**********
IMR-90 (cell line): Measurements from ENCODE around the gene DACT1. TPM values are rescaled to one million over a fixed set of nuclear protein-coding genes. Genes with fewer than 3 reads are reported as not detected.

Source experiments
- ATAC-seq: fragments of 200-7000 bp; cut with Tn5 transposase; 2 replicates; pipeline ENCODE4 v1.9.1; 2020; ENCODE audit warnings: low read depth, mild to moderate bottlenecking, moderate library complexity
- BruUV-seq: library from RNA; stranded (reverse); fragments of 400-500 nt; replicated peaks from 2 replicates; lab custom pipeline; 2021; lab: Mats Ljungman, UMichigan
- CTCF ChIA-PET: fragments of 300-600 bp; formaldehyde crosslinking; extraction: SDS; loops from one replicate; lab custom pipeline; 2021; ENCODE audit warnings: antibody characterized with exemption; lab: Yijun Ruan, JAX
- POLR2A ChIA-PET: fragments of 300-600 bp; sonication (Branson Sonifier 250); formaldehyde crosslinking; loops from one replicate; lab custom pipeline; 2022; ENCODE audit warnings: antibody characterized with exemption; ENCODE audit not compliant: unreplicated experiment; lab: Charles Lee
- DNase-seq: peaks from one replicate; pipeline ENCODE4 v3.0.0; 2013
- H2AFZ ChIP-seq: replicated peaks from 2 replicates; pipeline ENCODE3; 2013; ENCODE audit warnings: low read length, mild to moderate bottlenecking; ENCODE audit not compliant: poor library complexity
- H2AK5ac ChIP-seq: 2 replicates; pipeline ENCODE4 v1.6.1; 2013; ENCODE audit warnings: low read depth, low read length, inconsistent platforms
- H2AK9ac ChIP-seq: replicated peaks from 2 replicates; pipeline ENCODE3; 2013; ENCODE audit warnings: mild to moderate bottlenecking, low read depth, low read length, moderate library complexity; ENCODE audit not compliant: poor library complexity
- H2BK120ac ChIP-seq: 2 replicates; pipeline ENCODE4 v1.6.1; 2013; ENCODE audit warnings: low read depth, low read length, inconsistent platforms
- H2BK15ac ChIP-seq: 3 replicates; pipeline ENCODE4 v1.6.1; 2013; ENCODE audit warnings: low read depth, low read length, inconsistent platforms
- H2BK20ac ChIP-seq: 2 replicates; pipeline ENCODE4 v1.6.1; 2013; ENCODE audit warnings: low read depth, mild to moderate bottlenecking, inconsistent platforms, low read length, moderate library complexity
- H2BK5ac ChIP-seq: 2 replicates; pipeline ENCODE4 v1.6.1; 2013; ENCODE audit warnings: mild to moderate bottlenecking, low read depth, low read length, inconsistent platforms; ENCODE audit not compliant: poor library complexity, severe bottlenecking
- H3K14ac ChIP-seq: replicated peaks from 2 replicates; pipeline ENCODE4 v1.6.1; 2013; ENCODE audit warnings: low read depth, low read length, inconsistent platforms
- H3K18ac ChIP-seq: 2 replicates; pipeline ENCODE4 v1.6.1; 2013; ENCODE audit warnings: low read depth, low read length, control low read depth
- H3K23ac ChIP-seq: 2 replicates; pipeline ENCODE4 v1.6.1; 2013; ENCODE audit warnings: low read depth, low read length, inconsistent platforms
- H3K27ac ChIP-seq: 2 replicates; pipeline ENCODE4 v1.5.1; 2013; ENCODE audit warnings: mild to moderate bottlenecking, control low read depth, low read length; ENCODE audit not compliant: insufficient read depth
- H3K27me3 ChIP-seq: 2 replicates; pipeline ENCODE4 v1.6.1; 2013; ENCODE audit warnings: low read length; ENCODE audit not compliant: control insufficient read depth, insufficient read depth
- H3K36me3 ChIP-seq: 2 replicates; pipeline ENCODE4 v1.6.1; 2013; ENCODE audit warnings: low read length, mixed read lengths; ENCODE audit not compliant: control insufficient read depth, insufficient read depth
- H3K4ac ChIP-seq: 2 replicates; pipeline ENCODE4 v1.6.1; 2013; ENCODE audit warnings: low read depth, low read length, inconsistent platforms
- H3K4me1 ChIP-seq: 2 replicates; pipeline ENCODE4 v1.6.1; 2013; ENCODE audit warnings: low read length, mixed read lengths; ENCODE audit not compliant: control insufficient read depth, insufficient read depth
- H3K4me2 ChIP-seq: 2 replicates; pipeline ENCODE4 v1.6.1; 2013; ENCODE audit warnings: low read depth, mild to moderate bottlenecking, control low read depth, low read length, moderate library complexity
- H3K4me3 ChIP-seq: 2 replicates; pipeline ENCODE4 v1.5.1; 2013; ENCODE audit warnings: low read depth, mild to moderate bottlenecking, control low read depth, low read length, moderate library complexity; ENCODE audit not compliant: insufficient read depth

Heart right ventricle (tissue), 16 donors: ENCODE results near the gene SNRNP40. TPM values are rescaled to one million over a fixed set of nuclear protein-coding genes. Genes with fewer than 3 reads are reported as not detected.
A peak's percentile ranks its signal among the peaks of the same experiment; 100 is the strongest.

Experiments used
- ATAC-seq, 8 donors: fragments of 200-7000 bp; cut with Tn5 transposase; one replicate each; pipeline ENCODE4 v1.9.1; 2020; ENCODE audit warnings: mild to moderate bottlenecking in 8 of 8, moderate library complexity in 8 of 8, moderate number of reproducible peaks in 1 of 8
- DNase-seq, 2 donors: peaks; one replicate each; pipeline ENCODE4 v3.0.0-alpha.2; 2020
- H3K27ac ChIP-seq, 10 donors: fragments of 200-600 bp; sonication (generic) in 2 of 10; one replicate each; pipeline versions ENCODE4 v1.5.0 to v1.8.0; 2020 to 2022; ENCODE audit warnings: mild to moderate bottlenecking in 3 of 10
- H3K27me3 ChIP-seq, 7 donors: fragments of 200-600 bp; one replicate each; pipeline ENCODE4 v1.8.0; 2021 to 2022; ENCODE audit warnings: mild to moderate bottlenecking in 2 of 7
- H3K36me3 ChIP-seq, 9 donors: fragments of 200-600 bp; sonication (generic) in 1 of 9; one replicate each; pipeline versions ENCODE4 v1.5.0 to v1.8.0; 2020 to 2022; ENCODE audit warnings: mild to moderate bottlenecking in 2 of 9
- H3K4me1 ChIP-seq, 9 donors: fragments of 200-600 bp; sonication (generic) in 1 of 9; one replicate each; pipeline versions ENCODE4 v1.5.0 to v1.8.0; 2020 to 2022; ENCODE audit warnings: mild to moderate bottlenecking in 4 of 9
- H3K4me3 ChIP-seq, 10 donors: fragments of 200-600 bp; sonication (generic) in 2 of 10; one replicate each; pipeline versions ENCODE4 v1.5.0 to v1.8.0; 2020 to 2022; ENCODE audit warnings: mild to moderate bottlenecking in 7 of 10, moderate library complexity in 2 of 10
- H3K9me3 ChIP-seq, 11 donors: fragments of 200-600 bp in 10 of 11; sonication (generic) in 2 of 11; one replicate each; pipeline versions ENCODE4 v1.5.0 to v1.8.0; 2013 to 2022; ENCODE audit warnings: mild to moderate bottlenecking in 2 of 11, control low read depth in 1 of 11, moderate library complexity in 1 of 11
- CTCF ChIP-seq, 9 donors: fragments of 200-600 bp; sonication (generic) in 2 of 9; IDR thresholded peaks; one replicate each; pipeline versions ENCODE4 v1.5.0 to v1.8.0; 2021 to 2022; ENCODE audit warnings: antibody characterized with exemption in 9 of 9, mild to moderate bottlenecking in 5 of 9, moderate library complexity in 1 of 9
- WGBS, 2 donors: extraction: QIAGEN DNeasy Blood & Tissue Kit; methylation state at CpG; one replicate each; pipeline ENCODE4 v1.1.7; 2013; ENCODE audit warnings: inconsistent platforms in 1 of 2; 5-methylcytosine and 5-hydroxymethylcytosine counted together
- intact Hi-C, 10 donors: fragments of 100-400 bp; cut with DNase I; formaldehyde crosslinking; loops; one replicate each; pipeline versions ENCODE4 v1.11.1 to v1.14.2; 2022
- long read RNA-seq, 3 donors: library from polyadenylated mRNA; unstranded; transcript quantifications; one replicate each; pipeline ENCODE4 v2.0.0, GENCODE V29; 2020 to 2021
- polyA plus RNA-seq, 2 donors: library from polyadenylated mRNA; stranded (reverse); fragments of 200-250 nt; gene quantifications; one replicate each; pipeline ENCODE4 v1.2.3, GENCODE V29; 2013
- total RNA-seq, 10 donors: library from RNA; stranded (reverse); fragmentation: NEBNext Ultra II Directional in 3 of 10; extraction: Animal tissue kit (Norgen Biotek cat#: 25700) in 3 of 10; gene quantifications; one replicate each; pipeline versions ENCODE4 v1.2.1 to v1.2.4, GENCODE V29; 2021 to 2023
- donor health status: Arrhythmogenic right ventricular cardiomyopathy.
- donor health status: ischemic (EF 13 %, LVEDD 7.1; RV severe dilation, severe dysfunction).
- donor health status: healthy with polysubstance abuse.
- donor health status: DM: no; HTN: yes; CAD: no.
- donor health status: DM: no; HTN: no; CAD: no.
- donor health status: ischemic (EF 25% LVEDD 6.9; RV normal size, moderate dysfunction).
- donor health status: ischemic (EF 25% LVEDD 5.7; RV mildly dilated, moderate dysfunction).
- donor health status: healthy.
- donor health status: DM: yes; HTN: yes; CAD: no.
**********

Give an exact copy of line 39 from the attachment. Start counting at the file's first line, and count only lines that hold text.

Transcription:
- long read RNA-seq, 3 donors: library from polyadenylated mRNA; unstranded; transcript quantifications; one replicate each; pipeline ENCODE4 v2.0.0, GENCODE V29; 2020 to 2021